The CII has voluntarily published the ethnicity pay gap of its employees.
Public disclosure of its ethnicity pay gap is an attempt by the CII to lead the sector by example and encourage dialogue around improving diversity and inclusion. Whether the government chooses to legislate in favour of mandating the ethnicity pay gap or not, as an organisation that falls beneath the government's minimum size for reporting, the CII would not be required to report its figures.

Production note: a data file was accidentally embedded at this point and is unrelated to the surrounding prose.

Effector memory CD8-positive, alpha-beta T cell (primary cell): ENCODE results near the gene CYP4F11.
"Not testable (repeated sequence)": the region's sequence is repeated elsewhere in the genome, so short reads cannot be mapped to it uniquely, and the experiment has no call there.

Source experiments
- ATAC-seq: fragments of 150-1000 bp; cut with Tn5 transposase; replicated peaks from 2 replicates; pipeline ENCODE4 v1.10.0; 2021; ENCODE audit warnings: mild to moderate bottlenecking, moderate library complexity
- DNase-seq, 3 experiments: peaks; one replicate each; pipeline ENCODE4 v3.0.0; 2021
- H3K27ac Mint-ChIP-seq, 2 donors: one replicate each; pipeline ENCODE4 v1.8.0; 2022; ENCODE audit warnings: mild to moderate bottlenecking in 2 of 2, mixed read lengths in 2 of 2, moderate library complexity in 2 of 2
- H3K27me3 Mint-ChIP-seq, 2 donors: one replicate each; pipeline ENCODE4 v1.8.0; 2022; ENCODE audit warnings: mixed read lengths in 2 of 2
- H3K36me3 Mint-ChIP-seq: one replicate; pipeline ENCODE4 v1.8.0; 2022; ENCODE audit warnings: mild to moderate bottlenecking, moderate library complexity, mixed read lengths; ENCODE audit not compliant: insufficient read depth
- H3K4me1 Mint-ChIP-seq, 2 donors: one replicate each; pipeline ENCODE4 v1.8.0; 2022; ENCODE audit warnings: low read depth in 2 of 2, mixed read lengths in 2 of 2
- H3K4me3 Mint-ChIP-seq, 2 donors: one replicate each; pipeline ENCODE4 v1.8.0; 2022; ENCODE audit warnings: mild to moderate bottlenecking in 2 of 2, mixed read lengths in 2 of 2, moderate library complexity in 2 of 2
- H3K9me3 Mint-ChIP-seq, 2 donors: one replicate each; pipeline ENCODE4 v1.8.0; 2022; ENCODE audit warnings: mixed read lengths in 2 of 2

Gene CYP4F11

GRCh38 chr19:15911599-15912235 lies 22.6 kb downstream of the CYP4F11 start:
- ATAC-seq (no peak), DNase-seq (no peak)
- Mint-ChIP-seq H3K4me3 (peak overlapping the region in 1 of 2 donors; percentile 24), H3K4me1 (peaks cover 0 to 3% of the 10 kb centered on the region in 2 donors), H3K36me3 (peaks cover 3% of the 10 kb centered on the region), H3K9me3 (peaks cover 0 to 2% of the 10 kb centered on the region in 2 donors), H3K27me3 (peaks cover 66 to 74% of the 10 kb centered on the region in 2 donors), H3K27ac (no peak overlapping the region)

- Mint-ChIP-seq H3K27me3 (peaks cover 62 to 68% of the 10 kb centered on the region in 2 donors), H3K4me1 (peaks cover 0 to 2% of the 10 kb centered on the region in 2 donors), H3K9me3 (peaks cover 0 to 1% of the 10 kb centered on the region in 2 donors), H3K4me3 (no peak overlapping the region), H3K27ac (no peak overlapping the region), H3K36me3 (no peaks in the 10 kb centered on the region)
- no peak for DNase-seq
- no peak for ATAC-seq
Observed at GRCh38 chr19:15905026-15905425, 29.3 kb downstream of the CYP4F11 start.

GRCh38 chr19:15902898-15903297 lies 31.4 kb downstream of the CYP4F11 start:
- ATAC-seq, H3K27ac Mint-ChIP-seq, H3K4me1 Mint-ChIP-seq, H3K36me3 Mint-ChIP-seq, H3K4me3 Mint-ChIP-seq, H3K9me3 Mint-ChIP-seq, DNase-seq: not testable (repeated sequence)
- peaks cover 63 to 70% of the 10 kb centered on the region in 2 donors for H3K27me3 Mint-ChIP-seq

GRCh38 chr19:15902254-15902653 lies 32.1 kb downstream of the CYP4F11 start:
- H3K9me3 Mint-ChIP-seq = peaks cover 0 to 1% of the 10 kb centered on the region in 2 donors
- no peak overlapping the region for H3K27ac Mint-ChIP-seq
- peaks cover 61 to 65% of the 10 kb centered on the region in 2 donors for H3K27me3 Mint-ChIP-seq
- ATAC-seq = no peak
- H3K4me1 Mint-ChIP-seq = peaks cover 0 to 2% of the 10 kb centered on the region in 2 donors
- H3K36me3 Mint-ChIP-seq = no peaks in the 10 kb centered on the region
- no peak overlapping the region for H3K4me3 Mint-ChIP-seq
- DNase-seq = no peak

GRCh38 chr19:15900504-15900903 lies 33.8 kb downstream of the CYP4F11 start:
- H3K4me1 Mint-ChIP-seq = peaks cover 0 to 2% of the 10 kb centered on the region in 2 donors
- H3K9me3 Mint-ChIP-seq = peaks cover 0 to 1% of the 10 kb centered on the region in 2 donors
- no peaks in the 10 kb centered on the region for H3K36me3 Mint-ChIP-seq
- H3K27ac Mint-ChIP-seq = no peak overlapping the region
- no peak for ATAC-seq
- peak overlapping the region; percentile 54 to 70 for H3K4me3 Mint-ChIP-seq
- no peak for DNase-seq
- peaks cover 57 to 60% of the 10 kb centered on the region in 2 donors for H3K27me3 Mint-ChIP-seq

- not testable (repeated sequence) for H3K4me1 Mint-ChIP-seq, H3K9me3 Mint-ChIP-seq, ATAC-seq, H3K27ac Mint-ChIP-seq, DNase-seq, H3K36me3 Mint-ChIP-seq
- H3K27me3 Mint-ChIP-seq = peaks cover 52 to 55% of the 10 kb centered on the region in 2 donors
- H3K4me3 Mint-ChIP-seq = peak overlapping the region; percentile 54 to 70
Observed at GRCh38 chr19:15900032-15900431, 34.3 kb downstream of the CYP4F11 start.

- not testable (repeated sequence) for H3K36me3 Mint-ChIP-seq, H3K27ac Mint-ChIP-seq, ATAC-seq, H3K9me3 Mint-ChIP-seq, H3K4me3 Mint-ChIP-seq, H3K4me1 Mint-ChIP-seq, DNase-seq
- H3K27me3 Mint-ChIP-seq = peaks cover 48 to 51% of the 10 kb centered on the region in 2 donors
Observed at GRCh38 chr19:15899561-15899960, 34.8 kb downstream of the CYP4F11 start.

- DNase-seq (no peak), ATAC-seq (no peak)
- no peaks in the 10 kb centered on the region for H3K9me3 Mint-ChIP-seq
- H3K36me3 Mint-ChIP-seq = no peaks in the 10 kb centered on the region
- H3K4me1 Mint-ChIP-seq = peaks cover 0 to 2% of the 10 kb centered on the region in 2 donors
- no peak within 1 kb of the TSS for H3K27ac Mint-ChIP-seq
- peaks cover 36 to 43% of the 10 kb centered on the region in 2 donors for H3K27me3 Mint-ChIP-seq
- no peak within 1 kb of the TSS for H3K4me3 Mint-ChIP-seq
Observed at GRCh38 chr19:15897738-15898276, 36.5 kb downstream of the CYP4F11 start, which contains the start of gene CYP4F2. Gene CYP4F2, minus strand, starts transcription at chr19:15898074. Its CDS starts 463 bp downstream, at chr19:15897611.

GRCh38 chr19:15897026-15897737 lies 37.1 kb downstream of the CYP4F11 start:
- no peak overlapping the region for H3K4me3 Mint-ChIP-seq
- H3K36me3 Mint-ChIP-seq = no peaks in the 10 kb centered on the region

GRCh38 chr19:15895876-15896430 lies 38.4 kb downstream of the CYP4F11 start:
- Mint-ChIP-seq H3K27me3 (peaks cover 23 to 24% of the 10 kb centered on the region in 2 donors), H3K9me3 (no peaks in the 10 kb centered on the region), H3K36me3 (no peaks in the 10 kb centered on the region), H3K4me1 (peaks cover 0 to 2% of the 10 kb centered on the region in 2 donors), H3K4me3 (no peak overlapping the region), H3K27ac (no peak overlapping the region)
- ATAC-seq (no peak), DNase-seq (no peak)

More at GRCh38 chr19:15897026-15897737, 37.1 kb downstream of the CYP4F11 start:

The ethnicity pay gap data is part of a new CII report containing recommendations for employers on how they can foster a more diverse and inclusive workplace. Reviewing recruitment approaches and introducing mandatory training for managers to raise awareness of unconscious bias in recruiting are included in the recommendations.
Some 70% of CII employees volunteered their ethnicity for the survey and key takeaways from the results include:
- The mean hourly pay gap is less than 1% and very narrowly favours white colleagues by 1% in favour -- almost a nil pay gap exists;
- The median hourly pay gap is 16% and indicates ethnic colleagues are favoured over white employees by nearly 16%.
The full Ethnicity Pay Gap report can be viewed at: bit.ly/2GEWr0b